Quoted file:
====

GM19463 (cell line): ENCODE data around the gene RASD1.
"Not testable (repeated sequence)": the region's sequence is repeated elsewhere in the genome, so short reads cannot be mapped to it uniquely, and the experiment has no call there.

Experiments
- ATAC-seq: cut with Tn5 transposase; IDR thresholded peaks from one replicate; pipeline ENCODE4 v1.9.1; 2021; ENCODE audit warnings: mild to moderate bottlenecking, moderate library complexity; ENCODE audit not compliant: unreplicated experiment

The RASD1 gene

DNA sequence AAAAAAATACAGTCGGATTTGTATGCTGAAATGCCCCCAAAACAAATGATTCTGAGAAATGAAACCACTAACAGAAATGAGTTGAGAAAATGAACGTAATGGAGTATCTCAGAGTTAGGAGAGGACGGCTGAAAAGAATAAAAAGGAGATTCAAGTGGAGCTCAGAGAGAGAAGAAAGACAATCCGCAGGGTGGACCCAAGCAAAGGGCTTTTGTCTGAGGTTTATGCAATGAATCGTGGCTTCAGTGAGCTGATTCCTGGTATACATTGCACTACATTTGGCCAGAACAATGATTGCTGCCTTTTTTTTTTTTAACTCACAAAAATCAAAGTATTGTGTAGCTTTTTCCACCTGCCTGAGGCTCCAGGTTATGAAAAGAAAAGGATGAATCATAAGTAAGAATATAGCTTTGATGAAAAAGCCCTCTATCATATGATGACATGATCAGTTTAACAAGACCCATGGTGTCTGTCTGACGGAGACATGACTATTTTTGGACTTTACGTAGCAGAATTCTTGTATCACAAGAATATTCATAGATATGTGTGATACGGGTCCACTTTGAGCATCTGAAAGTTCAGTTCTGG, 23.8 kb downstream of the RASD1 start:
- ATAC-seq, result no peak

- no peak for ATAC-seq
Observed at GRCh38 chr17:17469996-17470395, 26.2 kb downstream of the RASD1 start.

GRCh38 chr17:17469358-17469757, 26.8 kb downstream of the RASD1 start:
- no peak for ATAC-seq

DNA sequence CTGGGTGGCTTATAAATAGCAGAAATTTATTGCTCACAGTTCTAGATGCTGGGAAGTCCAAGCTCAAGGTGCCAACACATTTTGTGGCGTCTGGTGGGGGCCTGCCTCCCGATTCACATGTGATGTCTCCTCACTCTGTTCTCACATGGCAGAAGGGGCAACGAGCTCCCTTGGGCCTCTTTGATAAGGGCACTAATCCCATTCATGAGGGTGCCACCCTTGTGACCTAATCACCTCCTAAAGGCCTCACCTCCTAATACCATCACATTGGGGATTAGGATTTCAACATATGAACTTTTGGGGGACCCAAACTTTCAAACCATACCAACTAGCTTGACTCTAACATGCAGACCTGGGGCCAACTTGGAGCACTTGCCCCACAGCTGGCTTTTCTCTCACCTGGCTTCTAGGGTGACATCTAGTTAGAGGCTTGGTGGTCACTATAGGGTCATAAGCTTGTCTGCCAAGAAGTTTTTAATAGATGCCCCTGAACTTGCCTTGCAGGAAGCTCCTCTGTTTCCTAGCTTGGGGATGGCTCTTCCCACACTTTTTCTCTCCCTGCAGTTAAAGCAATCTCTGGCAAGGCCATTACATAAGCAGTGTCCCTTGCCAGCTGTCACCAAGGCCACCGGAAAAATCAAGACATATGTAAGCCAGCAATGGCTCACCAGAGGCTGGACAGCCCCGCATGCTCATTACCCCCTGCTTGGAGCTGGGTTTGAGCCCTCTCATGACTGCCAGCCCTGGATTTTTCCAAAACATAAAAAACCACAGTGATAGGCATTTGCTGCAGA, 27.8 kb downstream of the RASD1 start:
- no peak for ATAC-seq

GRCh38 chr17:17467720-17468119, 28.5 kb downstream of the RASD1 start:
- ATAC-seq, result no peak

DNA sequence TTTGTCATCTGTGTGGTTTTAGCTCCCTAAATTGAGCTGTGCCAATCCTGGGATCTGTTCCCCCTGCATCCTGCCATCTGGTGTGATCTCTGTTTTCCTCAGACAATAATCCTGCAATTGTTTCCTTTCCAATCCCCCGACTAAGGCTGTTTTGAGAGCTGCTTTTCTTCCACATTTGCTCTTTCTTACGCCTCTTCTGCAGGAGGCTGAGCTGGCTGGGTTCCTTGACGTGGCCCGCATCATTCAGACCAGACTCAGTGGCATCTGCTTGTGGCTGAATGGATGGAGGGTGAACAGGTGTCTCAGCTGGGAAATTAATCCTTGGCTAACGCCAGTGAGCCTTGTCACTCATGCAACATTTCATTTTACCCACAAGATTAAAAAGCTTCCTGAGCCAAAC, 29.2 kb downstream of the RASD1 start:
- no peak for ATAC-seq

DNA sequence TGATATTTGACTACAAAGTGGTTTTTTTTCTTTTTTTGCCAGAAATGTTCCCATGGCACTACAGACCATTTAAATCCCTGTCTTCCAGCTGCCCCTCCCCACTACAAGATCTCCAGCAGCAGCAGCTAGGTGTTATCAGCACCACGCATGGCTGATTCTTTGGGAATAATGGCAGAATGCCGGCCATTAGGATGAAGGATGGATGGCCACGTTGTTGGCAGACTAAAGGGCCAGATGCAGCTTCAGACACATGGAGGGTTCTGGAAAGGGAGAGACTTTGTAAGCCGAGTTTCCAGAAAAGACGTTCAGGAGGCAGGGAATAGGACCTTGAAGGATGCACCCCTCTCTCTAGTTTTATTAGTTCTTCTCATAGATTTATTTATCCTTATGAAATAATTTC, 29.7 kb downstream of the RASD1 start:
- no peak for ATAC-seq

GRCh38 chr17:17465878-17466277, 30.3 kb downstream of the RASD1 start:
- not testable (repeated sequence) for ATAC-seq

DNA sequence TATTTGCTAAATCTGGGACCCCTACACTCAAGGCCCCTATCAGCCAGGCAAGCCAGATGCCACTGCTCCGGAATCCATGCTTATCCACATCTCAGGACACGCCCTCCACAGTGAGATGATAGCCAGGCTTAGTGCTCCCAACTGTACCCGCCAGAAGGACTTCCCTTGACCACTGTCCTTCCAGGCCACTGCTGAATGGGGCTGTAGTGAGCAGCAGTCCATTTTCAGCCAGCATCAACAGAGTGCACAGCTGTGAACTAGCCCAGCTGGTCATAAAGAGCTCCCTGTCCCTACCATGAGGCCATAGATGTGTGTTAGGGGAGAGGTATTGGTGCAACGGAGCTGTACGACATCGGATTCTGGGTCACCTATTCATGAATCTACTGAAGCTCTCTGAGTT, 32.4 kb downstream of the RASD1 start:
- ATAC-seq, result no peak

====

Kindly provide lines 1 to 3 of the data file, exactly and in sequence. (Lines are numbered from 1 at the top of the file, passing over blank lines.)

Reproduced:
GM19463 (cell line): ENCODE data around the gene RASD1.
"Not testable (repeated sequence)": the region's sequence is repeated elsewhere in the genome, so short reads cannot be mapped to it uniquely, and the experiment has no call there.

Experiments